18 January 2017
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    » 01/28/2016, 21.19

    PHILIPPINES – ASIA

    Eucharistic Congress: Card Tagle calls for an end to the throwaway culture



    In his address to the congress in Cebu on its fifth day, the Archbishop of Manila calls on politicians to stop throwing “away people’s taxes for your parties and shopping” and start using them “as gifts for social services”. The International Congress, which ends this Sunday, represents a new challenge, that of the Eucharist as a “third world war" against poverty.

     

    Cebu (AsiaNews/CBCP) – The 51st International Eucharistic Congress currently underway in Cebu, the Philippines, began last Sunday, 24 January, and will end next Sunday, 31 January. Many prelates have already addressed the gathering.  

    In his speech today, Card Luis Antonio Tagle, archbishop of Manila focused on ‘The Eucharist and the dialogue of cultures’. With a touch of bravado, he addressed political leaders, asking them, “will you throw away people’s taxes for your parties and shopping or guard them as gifts for social services?”

    He also criticised the prevailing ‘throwaway culture’. “In our time, we see a culture of achievement, of success,” he said. However, reality is such “that human achievement is often fuelled by materialism, the accumulation, [and] the consumption of goods, even when they are not needed”.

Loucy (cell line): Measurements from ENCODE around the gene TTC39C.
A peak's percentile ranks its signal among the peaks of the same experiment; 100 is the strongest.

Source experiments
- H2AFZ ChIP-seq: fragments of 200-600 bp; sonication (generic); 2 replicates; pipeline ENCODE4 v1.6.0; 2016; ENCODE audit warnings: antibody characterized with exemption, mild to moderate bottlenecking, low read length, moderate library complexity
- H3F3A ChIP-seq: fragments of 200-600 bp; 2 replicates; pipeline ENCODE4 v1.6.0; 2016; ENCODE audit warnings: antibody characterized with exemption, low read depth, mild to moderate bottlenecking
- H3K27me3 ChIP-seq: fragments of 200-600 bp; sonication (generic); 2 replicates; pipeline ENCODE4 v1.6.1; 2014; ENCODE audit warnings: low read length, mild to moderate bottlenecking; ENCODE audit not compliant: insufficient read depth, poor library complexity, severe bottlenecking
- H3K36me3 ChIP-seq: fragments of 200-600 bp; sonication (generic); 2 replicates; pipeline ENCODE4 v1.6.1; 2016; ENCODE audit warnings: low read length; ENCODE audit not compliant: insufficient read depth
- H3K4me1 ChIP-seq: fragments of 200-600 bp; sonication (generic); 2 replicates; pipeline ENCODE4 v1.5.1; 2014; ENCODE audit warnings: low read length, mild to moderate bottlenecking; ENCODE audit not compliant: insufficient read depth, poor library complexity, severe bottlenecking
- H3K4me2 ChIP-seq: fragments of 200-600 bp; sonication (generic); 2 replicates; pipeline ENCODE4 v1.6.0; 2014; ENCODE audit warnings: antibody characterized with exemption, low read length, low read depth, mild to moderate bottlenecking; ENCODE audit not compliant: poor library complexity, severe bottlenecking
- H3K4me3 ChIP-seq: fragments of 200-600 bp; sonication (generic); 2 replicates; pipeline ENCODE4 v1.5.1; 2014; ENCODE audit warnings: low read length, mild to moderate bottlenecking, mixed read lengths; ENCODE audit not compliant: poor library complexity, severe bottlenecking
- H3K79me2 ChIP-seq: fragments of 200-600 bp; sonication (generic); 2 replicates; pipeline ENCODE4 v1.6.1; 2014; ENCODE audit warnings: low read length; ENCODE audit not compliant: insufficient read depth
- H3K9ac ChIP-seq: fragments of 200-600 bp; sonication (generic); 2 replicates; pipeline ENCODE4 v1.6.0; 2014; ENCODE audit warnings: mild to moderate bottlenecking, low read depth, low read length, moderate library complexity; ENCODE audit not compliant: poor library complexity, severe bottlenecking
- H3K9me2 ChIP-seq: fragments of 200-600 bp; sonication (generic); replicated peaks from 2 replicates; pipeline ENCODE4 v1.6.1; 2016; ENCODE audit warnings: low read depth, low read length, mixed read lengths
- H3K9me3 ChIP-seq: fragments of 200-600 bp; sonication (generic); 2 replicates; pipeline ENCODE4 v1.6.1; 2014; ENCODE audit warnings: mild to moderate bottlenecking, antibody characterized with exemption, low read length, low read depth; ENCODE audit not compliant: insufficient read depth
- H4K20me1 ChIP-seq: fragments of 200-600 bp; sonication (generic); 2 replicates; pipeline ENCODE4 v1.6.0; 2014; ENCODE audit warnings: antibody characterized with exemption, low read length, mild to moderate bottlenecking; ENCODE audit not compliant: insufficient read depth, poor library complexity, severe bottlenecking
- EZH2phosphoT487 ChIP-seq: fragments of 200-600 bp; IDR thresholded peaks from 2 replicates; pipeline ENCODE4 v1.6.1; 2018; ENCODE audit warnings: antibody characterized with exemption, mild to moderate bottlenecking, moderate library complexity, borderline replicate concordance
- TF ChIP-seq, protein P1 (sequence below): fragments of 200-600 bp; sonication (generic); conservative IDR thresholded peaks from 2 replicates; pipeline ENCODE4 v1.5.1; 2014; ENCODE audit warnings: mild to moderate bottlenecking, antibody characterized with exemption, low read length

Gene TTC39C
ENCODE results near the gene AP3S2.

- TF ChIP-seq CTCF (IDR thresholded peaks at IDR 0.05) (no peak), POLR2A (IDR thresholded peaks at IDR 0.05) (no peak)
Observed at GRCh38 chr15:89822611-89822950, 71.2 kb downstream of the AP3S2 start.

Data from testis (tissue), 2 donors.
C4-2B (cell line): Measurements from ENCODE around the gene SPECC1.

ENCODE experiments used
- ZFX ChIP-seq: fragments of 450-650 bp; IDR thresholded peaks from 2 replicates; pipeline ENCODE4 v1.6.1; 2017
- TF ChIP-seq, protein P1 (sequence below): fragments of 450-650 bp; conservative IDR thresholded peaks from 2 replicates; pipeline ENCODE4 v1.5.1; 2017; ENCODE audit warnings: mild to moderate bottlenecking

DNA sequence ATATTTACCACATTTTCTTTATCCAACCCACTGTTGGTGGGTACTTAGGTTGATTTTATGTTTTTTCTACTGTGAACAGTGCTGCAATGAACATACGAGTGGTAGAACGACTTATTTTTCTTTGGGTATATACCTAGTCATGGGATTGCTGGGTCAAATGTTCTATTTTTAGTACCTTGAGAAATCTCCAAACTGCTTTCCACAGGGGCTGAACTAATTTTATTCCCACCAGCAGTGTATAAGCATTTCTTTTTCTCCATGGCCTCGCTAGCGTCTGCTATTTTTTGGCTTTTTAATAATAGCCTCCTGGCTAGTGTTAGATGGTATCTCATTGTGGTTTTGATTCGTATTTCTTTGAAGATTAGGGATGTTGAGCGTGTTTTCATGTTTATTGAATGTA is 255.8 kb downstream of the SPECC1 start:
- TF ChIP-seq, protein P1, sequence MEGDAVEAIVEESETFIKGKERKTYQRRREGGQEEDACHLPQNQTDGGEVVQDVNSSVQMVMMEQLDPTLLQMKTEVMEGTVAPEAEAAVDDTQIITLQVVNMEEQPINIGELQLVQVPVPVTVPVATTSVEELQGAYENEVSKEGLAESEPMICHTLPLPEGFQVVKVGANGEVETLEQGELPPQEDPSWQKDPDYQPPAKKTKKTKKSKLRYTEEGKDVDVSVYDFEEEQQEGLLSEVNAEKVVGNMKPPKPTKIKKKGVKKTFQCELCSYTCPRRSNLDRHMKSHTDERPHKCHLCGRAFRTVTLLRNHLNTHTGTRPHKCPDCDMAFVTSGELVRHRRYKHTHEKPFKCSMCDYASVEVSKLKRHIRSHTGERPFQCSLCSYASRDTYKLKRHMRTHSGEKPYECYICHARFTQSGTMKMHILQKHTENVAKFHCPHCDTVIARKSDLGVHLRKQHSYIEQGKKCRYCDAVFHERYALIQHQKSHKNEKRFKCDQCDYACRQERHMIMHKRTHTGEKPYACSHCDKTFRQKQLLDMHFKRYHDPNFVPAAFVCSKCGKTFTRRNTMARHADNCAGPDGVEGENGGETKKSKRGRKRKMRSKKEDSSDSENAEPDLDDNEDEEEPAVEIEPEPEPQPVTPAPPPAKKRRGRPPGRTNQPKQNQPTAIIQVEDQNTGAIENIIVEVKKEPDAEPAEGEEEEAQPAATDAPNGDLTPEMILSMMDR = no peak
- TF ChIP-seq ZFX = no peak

"Who has something to throw away? Those who have accumulated. And they have accumulated what they do not need;” instead, what is needed a culture of giving and receiving.

    During the inaugural mass, the papal legate Card Charles Bo, archbishop of Yangon (Myanmar), said that the Eucharist is the "third world war" against poverty. For him, growing malnutrition and hunger in the world constitute "mass genocide".

    “This calls for a commitment to a world of justice. The Eucharist calls for a third world war, a third world war against poverty . . . a third world war against a world that produces more weapons while more than half a billion don’t have enough food,” Card Bo lamented.

    The Eucharist and poverty are inseparable, he added. “The Eucharist is a beacon of human dignity for the poor. No other religion elevates the poor to this level.”

    On the second day, 25 January, the bishop emeritus of Hong Kong Card Zen spoke about “the mission to proclaim and witness the suffering.” In particular, he call for prayers for the persecuted Christians in China, who “are still in deep waters, in burning fire, a terrible reality.” In fact, his presence at the congress, he said, is meant to show “how our martyrs in China in recent history give splendid witness to Jesus.”

    Delivering the homily during the Mass on the third day of the Congress, Card Gaudencio Borbon Rosales, archbishop emeritus of Manila, reminded IEC participants that the Eucharist is “not just a task, but a mission.”

    For the prelate, “‘Do this in memory of me’ means that as often as one eats the Body of Christ, he or she announces to others the power of the faith of our Lord Jesus”.

    “Do the Eucharist, live the Eucharist, release the Eucharist from sheer celebration!” he added, “and allow the Body and Blood of Jesus in you to roam the streets and byways, in jeepneys, tricycles and buses, stores and cafés, offices and schools, in every dining table, in homes where families engage in dialogue.”

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